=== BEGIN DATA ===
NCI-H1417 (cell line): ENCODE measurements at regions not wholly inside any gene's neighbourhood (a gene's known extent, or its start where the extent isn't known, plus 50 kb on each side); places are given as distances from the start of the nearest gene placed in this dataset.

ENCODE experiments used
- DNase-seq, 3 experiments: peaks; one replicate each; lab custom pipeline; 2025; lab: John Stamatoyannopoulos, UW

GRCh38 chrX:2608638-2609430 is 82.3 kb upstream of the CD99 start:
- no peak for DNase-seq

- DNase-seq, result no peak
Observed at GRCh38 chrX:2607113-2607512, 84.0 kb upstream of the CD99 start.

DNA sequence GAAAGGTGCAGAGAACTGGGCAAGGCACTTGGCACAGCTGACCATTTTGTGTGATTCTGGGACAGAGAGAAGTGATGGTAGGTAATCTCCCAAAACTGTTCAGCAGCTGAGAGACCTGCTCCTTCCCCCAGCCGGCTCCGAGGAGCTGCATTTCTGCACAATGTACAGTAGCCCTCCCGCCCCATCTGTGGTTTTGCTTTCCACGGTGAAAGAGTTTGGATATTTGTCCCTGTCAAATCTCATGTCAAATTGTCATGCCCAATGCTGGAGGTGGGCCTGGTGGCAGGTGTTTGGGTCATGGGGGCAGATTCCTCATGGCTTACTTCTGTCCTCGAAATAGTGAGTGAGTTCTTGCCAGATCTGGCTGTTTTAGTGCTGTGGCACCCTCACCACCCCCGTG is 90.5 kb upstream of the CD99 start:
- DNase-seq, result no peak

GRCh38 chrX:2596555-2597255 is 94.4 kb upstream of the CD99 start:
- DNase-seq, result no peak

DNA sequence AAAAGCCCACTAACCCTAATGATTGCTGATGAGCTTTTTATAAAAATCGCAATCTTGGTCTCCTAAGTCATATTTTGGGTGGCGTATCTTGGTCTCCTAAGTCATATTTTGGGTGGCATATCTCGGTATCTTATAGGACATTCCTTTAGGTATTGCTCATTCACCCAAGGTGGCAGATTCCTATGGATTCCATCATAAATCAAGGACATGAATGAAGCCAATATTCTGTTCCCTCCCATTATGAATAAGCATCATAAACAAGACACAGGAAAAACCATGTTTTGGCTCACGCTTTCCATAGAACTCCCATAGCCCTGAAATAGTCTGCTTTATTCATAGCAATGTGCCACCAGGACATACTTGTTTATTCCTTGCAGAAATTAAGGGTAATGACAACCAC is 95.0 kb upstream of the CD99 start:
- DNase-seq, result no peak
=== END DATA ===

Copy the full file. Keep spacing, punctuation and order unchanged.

NCI-H1417 (cell line): ENCODE measurements at regions not wholly inside any gene's neighbourhood (a gene's known extent, or its start where the extent isn't known, plus 50 kb on each side); places are given as distances from the start of the nearest gene placed in this dataset.

ENCODE experiments used
- DNase-seq, 3 experiments: peaks; one replicate each; lab custom pipeline; 2025; lab: John Stamatoyannopoulos, UW

GRCh38 chrX:2608638-2609430 is 82.3 kb upstream of the CD99 start:
- no peak for DNase-seq

- DNase-seq, result no peak
Observed at GRCh38 chrX:2607113-2607512, 84.0 kb upstream of the CD99 start.

DNA sequence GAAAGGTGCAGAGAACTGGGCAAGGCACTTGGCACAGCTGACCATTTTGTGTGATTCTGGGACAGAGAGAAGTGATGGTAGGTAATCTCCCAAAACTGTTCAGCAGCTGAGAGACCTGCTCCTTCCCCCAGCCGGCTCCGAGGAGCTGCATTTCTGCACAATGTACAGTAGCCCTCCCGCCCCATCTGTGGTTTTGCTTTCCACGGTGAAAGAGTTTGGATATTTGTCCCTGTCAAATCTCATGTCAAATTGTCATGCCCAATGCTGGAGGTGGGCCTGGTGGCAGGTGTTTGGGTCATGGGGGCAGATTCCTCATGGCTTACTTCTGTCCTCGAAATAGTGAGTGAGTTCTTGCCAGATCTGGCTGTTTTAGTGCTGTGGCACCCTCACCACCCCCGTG is 90.5 kb upstream of the CD99 start:
- DNase-seq, result no peak

GRCh38 chrX:2596555-2597255 is 94.4 kb upstream of the CD99 start:
- DNase-seq, result no peak

DNA sequence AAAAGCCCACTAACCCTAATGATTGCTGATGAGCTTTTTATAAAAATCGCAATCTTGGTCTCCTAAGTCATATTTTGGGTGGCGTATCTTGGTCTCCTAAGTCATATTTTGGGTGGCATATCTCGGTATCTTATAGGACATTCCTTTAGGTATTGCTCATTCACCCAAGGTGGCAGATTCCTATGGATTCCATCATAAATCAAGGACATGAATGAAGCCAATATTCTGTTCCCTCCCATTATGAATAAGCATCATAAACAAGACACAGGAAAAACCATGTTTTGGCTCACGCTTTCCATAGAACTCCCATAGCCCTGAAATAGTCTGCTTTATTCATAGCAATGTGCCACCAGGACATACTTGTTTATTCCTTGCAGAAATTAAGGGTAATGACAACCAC is 95.0 kb upstream of the CD99 start:
- DNase-seq, result no peak